Should You Worry If Your Cat Is Losing Weight?

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For many pet parents, having their pet lose weight is an important goal. Having a cat be overweight isn't healthy, and can increase its risk of developing certain health problems later in life. However, if your cat is losing weight on its own without any intervention from you, that may indicate that there's a problem. Here's what you should know about your cat losing weight.

When Weight Loss Is Natural

Weight loss can happen to a cat naturally without any reason for concern, but these are usually restricted to certain scenarios. For example, if your cat is getting more exercise by going outside, having a new cat tree to climb, or simply being played with more often, they're likely to gain muscle and lose fat as a result. This isn't a bad thing at all. Alternatively, your cat may lose weight because they're growing older. While excessive weight loss in old age is something to worry about, most cats end up losing some weight as they reach their elder years.

When It's Something to Be Concerned About

However, not all weight loss is necessarily healthy or normal. For example, if your cat seems to be losing weight quickly, that's a bad sign, regardless of the reason why it's happening. Losing weight fast can potentially trigger fatty liver disease in cats, which can put their health at risk.

Another possible problem is when your cat loses weight without any apparent change to their diet, exercise level, or reaching old age. Some diseases, like hyperthyroidism, can effectively turn up the metabolism, causing your cat's body to burn more calories than it can take in. As a result, they're losing weight. While this wouldn't necessarily be a bad thing if it was the only impact on an overweight cat, hyperthyroidism causes a lot of other health problems, too, and shouldn't be ignored.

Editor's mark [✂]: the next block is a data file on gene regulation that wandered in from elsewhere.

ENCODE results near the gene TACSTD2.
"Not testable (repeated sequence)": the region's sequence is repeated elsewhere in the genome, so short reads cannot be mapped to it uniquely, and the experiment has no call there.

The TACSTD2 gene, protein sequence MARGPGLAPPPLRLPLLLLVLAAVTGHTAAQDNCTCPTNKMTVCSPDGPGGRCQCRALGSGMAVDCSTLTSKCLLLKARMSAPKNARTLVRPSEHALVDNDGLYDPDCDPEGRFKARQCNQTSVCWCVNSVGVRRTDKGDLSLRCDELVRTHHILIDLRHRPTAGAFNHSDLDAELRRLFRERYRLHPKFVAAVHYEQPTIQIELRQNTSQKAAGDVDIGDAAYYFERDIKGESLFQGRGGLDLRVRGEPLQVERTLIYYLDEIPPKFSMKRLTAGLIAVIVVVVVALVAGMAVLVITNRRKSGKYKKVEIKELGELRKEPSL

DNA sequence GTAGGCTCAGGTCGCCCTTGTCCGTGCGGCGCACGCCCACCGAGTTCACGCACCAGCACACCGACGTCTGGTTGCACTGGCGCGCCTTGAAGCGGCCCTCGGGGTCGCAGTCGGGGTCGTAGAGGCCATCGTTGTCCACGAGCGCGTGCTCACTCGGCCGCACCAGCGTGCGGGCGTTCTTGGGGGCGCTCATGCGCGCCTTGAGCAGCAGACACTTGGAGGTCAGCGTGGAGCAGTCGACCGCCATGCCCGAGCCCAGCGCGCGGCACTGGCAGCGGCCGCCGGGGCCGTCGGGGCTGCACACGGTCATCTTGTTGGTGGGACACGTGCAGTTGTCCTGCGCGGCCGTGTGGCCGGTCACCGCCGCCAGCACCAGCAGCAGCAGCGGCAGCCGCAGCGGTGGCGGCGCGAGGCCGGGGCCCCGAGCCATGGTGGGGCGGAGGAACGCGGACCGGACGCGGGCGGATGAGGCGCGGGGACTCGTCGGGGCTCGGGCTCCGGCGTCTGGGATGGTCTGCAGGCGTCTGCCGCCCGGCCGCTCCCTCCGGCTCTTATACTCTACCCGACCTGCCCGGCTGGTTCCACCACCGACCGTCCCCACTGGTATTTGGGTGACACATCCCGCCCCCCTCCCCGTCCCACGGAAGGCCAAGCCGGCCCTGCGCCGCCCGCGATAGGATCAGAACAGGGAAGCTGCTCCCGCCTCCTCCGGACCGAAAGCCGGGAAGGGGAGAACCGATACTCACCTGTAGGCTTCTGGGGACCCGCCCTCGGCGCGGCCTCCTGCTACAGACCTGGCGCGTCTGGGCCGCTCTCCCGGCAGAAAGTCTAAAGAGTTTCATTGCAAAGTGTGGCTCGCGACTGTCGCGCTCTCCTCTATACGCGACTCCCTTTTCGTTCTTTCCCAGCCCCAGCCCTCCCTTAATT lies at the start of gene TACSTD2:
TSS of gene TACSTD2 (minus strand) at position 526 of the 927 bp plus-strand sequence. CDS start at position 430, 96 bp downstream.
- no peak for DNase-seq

Getting Help

Thankfully, your vet can get to the bottom of any unexpected weight loss relatively easily. A blood test and physical exam will reveal most of the potential triggers for sudden weight loss and will give your vet an idea of what they need to do in order to treat it. In cases like hyperthyroidism, simple medication and regular screenings can control the condition and return your cat to a healthy condition. Other conditions that can cause weight loss, like tapeworms, can also be stopped with medication, so your pet is likely to be feeling better right after they get treatment.

The most important thing is that you don't put off getting help. If your cat loses enough weight, it can put their overall health at risk. For more information, contact an animal hospital.